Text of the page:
Even if a client is being stubborn about their budget, usually I can get some idea asking along the lines of, “Are we talking £2-5k? Or £5-10k? Or £10-20k?” If they still won’t budge, I’ll just try to write a proposal that is as close as possible to the scope we’ve discussed thus far.
Proposals vs. unpaid work ⚠️
If it’s impossible to get enough information to write a proposal without significant research or digging in to a client’s existing setup (I’m talking over an hour or two), I’ll usually propose some pre-project consultation time instead so that I get paid for my additional work. The client can then take the results of my consultation to either write a more informed brief for their project, or we can use it to continue our work together.
There are of course exceptions to this guideline, but I generally proceed with serious caution when a potential client asks for a significant amount of unpaid proposal work. In my experience, the relationships that form from this sort of beginning don’t last.
Writing and sending a proposal ✍️
Writing proposals is my least favorite part of working for myself, and I feel confident in saying that’s probably a feeling shared by a lot of other independent devs.
To reduce the amount of time I spend writing a proposal, I identify the most similar work that I’ve done in the past and then use the corresponding proposal as a template for the new proposal.
There are a lot of slick platforms that automate the estimating and proposal writing process. So far, I haven’t found one that I feel is worth the ongoing cost and gives me the necessary control over the design of my proposals. On the more lo-fi side, I considered using LaTeX for all of my estimates since it would give me total control over the design and would allow me to keep my proposals in version control (bonus!). But then I’d have to manually add up the fees, risking human error.
In the end, I just use Apple Pages because of ease of use, reasonable design control, and the ability to embed a table that does its own math.
Each proposal includes a summary, estimated fees, scope of work, timeframe, billing schedule, sometimes a relevant work section, and fine print including a link to my service agreement. This sounds like a lot (and it is!), but remember that the bulk of it can be recycled from previous agreements for similar projects. I’ll go in to each of these sections below.
Each proposal begins with a short summary including opening remarks to establish my intent and why I am looking forward to the work. It also includes references to the pre-proposal conversations that we’ve had with PDF names or email thread dates where appropriate.
Estimated fees and third-party costs 💰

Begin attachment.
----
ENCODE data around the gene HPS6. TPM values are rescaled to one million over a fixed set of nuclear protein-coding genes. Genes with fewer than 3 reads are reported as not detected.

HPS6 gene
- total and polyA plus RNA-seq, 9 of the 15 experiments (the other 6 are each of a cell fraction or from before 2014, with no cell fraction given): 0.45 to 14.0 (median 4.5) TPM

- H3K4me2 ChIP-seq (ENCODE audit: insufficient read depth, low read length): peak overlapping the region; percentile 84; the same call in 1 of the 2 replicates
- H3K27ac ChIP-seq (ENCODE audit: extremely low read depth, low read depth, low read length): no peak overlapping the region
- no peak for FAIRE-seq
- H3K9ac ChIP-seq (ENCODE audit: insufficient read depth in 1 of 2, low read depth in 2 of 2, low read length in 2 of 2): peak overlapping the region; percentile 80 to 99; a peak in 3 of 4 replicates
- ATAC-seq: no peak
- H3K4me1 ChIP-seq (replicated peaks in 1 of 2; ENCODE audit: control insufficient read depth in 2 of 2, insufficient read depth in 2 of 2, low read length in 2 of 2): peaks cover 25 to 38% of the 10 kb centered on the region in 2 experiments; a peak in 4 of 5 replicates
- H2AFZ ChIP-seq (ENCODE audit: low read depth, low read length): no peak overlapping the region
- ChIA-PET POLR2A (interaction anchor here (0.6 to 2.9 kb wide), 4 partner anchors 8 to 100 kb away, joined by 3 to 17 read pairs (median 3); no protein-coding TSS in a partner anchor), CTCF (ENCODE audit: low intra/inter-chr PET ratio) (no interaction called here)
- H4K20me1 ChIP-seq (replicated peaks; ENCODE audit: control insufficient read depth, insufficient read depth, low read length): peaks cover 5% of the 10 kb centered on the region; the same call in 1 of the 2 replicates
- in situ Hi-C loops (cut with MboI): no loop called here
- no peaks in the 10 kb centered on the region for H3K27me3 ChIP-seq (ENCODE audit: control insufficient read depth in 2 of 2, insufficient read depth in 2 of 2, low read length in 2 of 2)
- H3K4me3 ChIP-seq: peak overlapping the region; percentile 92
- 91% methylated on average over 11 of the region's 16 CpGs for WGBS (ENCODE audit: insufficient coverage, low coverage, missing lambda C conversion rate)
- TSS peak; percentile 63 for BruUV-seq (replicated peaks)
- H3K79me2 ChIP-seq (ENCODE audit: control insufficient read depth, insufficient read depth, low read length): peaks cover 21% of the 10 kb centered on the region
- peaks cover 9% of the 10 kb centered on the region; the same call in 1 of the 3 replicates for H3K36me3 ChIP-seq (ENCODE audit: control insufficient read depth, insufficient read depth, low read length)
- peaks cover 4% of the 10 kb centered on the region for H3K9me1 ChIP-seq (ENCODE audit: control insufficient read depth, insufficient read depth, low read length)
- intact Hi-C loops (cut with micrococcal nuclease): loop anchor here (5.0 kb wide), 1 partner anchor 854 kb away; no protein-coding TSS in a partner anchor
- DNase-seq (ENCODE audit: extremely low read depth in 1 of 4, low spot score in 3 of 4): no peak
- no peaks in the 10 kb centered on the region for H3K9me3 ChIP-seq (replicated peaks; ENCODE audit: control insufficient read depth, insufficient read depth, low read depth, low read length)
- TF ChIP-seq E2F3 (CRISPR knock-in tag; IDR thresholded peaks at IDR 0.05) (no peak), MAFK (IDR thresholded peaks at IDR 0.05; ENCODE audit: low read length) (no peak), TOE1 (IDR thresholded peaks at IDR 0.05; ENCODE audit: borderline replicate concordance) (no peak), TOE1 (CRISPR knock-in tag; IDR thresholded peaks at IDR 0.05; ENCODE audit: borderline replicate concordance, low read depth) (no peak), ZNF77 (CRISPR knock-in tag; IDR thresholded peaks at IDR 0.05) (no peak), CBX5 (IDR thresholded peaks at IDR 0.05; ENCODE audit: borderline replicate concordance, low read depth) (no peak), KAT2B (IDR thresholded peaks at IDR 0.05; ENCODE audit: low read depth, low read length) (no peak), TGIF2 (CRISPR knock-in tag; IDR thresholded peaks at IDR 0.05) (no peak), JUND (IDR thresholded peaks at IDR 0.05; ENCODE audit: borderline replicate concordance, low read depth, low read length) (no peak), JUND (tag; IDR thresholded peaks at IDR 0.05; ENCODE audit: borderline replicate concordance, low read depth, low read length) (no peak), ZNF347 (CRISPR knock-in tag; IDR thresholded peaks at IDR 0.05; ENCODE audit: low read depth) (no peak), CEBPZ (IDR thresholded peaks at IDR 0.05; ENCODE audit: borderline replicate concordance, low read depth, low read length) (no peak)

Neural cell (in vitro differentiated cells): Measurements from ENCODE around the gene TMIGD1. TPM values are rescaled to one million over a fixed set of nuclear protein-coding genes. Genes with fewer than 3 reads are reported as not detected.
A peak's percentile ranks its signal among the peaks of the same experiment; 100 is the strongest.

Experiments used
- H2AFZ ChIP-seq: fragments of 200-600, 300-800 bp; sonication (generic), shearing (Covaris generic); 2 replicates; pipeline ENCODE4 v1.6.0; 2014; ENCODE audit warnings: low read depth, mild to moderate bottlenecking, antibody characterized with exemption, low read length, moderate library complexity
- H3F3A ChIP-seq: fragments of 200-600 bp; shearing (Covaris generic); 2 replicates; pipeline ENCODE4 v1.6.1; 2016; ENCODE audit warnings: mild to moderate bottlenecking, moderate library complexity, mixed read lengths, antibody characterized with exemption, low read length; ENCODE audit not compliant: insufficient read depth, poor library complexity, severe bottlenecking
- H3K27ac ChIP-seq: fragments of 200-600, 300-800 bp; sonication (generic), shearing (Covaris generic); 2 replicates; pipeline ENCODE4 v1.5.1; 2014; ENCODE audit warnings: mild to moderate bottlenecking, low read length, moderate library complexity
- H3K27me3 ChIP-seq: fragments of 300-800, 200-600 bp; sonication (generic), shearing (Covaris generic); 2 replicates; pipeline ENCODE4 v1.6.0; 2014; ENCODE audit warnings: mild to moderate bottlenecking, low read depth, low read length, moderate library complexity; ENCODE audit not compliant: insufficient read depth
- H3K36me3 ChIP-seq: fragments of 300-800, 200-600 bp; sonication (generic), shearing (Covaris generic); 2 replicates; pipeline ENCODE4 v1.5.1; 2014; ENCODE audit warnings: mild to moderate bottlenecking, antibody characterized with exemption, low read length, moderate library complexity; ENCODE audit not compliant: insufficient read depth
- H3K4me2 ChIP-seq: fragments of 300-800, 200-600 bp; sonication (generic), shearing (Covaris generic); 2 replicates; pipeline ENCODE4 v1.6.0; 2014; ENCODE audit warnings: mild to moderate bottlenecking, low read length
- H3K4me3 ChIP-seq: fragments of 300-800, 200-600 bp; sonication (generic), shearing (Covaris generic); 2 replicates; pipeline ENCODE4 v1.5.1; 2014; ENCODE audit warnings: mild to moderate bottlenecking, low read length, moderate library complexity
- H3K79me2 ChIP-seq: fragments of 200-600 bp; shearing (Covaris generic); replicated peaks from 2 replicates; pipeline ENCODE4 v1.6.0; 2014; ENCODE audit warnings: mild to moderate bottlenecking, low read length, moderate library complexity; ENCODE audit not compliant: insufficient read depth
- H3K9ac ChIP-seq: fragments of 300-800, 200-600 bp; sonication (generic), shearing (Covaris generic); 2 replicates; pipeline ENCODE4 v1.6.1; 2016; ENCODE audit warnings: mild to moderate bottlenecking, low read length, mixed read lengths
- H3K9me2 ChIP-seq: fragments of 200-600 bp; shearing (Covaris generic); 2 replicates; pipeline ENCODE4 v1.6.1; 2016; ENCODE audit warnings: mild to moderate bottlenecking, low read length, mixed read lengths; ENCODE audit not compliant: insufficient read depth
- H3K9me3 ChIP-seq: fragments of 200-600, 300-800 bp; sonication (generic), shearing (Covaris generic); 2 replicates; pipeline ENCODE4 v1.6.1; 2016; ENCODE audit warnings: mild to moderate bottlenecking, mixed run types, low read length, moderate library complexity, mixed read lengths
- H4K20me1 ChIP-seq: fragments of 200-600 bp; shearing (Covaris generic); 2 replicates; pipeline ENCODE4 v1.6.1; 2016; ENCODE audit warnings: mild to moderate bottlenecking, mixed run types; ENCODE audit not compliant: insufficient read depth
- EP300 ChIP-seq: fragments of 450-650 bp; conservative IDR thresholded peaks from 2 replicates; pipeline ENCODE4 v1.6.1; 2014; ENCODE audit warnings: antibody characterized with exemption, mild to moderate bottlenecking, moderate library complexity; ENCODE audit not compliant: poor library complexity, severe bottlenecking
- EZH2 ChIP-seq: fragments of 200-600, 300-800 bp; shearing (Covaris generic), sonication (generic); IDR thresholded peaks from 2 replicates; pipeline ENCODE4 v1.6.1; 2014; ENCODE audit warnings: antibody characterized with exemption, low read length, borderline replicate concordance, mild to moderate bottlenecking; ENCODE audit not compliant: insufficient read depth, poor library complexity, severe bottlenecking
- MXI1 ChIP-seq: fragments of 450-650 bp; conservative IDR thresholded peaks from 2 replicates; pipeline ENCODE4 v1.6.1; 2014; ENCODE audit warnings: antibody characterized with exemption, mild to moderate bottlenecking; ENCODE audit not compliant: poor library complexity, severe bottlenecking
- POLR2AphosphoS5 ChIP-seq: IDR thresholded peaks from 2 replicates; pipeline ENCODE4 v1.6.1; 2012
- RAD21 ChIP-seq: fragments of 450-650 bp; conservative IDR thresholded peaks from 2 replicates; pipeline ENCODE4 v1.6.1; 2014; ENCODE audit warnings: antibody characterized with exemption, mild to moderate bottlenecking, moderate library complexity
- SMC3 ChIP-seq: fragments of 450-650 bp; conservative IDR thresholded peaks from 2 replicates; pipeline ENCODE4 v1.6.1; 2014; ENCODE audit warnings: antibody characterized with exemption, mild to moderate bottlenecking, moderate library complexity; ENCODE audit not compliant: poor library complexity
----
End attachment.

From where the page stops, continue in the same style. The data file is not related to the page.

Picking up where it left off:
The summary is followed by the estimated fees, both mine and anticipated third-party costs such as the content management system (CMS) license, webfont licenses, and hosting. I usually present my costs in a table that breaks my work down in to its constituent parts (i.e. project management, prototyping, build, testing, consultation on third-party services, etc.). If the third-party costs are extensive I’ll present them in a table as well, otherwise this is usually a short paragraph.
Scope of Work (a.k.a. Statement of Work or SOW) 📦
After the fees comes the scope of work. This section outlines what I’m going to do, how I’ll do it, and the expected outcomes or deliverables.
The SOW is probably the trickiest part of a proposal. You have to go in to enough detail to properly define the edges of the work, but you don’t want to put the reader to sleep. My SOW for a website build usually includes the following:
- My process including how my work will be demonstrated (usually a staging environment)
- How I expect to receive visuals and collaborate with the designers
- An outline of expected front-end behavior
- The anticipated structure of the content including major top-level pages (e.g. About, Contact) and channels (e.g. Posts, Events)
- The anticipated media filetypes
- Which third-party platforms I’m expecting to work with or provide assistance on
- The anticipated code languages or frameworks
- How web hosting and domain administration will be handled
- Whether or not a CMS will be used, how much CMS training they will receive, and how content addition or migration will be handled
- Whether or not e-commerce functionality is included
- Browser support
- How I will assist with privacy and cookie policies
- How I will approach Search Engine Optimization (SEO)
- How e-newsletter signup or forms may be integrated
- How I will approach accessibility
- How I will integrate SSL certificates
- How maintenance and ongoing support is handled
If I don’t have enough information from the client to be sure about each of these points, I’ll usually default to what has been appropriate in most of my past work.